Techniques in high resolution observations from the ground and space, and imaging of the merging environments of radio galaxies at redshift 1 to 4




Steinbring, Eric

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High resolution imaging and spectroscopy are invaluable tools for extragalactic astronomy. Galaxies with redshifts of 1 or more subtend a very small angle on the sky—typically, only about an arcsecond. Unfortunately, this is also approximately the angular resolution achieved with a ground-based telescope regardless of its aperture. Atmospheric turbulence ruins the image before it reaches the telescope but the emerging technology of adaptive optics (AO) gives the observer the possibility, within limitations, of correcting for these effects. This is the case for instruments such as the Canada-France-Hawaii Telescope (CFHT) Adaptive Optics Bonnette (AOB) and the Gemini North Telescope (Gemini) Altitude-Conjugate Adaptive Optics for the Infrared (Altair) systems. The alternative is to rise above the limitations of the atmosphere entirely and put the telescope in space, for example, the Hubble Space Telescope (HST) and its successor, the Next-Generation Space Telescope (NGST). I discuss several techniques that help overcome the limitations of AO observations with existing instruments in order to make them more comparable to imaging from space. For example, effective dithering and flat-fielding techniques as well as methods to determine the effect of the instrument on the image of, say, a galaxy. The implementation of these techniques as a software package called AOTOOLS is discussed. I also discuss computer simulations of AO systems, notably the Gemini Altair instrument, in order to understand and improve them. I apply my AO image processing techniques to observations of high-redshift radio galaxies (HzRGS) with the CFHT AOB and report on deep imaging in near-infrared (NIR) bands of 6 HzRGs in the redshift range 1.1 ≤ z ≤ 3.8. The NIR is probing the restframe visible light—mature stellar populations—at these redshifts. The radio galaxy is resolved in all of these observations and its ‘clumpier’ appearance at higher redshift leads to the main result—although the sample is very small—that these galaxy environments are undergoing mergers at high redshift. Finally, I look to the future of high resolution observations and discuss simulations of imaging and spectroscopy with the NGST. The computer software NGST VI/MOS is a ‘virtual reality’ simulator of the NGST observatory providing the user with the opportunity to test real observing campaigns.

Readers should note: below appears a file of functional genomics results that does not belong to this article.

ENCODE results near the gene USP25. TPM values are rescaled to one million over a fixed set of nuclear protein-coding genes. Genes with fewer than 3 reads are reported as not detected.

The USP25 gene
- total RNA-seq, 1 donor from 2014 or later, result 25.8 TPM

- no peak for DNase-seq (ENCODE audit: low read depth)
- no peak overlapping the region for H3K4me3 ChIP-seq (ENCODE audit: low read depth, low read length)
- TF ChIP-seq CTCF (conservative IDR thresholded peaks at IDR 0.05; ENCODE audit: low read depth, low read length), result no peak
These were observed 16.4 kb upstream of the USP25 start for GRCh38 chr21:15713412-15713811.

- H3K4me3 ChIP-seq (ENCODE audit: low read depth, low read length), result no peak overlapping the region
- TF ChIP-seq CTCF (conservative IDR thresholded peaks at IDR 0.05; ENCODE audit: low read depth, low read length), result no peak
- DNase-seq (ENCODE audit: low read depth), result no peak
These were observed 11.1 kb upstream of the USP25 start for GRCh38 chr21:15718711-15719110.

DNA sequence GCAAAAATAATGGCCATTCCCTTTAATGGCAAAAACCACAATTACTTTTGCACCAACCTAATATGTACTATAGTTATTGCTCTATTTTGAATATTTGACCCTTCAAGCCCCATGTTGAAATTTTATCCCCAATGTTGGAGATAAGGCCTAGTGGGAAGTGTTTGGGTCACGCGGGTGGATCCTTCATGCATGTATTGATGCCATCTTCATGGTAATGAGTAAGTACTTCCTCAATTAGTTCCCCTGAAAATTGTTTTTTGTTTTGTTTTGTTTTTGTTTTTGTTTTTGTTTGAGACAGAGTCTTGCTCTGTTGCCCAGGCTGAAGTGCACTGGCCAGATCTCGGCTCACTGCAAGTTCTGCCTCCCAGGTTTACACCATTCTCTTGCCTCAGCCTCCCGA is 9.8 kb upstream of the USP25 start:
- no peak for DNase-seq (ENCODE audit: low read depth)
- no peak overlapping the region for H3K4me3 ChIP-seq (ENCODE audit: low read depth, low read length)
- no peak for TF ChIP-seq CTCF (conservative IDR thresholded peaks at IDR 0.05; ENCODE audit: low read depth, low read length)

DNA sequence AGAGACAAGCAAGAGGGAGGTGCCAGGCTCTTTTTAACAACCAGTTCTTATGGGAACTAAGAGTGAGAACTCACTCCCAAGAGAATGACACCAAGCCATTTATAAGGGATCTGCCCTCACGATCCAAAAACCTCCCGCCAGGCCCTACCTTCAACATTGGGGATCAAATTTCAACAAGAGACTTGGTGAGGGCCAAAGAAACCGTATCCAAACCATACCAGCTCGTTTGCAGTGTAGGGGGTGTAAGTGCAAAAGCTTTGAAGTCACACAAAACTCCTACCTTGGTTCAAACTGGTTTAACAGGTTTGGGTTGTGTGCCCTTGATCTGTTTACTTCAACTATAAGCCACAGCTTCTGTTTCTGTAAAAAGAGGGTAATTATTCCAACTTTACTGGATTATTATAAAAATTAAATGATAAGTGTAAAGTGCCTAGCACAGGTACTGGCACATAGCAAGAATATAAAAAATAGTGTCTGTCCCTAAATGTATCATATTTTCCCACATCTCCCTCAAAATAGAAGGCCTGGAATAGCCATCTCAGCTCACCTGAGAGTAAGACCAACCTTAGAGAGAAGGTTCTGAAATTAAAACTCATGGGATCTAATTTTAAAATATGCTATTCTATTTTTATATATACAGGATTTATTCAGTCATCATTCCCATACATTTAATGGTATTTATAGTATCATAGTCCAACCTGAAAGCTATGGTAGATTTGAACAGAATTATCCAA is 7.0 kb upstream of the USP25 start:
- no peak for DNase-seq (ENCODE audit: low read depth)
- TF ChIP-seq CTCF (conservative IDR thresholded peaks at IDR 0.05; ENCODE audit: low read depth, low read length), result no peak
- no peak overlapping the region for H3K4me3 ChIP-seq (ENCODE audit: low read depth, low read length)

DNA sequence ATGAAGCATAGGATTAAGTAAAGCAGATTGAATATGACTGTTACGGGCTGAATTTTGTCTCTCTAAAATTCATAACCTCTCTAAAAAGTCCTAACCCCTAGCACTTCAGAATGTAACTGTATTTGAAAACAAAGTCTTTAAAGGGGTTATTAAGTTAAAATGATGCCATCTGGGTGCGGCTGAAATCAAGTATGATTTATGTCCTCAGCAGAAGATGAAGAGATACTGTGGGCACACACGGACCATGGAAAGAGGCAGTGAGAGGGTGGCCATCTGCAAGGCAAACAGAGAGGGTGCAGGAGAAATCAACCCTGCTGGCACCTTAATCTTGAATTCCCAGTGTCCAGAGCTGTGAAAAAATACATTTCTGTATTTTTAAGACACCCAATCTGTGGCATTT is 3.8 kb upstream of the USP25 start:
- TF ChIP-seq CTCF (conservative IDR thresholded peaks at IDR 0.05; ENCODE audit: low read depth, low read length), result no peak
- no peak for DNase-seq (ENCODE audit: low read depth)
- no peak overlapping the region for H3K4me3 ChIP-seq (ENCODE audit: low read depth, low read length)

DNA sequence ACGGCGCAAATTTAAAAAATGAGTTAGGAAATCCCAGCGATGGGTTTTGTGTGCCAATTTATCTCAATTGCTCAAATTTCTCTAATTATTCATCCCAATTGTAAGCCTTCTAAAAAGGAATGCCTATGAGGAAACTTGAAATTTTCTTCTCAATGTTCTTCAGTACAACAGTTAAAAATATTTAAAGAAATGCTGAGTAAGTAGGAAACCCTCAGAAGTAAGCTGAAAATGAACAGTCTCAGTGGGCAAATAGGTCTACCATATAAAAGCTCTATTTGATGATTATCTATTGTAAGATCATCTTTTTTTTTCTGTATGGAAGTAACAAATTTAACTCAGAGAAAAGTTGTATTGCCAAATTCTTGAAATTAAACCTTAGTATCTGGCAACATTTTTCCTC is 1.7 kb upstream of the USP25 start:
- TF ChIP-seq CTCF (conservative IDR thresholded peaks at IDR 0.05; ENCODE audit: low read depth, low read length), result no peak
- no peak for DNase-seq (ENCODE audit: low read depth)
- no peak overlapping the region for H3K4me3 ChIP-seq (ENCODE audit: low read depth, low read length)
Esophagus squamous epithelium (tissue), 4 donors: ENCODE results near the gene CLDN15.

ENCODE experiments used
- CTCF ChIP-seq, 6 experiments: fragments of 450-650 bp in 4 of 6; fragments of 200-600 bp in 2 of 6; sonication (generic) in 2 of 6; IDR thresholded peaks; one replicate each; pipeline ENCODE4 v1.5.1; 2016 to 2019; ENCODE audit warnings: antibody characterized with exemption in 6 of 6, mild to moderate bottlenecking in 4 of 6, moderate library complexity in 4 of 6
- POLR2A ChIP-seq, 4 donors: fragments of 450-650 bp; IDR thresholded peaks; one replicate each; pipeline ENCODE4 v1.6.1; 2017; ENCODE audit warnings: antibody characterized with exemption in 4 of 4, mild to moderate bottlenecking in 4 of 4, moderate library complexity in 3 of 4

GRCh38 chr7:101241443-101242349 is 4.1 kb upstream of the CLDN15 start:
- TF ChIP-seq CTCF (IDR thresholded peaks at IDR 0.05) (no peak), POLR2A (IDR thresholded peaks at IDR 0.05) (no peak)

Optics, Adaptive, High resolution spectroscopy, Large astronomical telescopes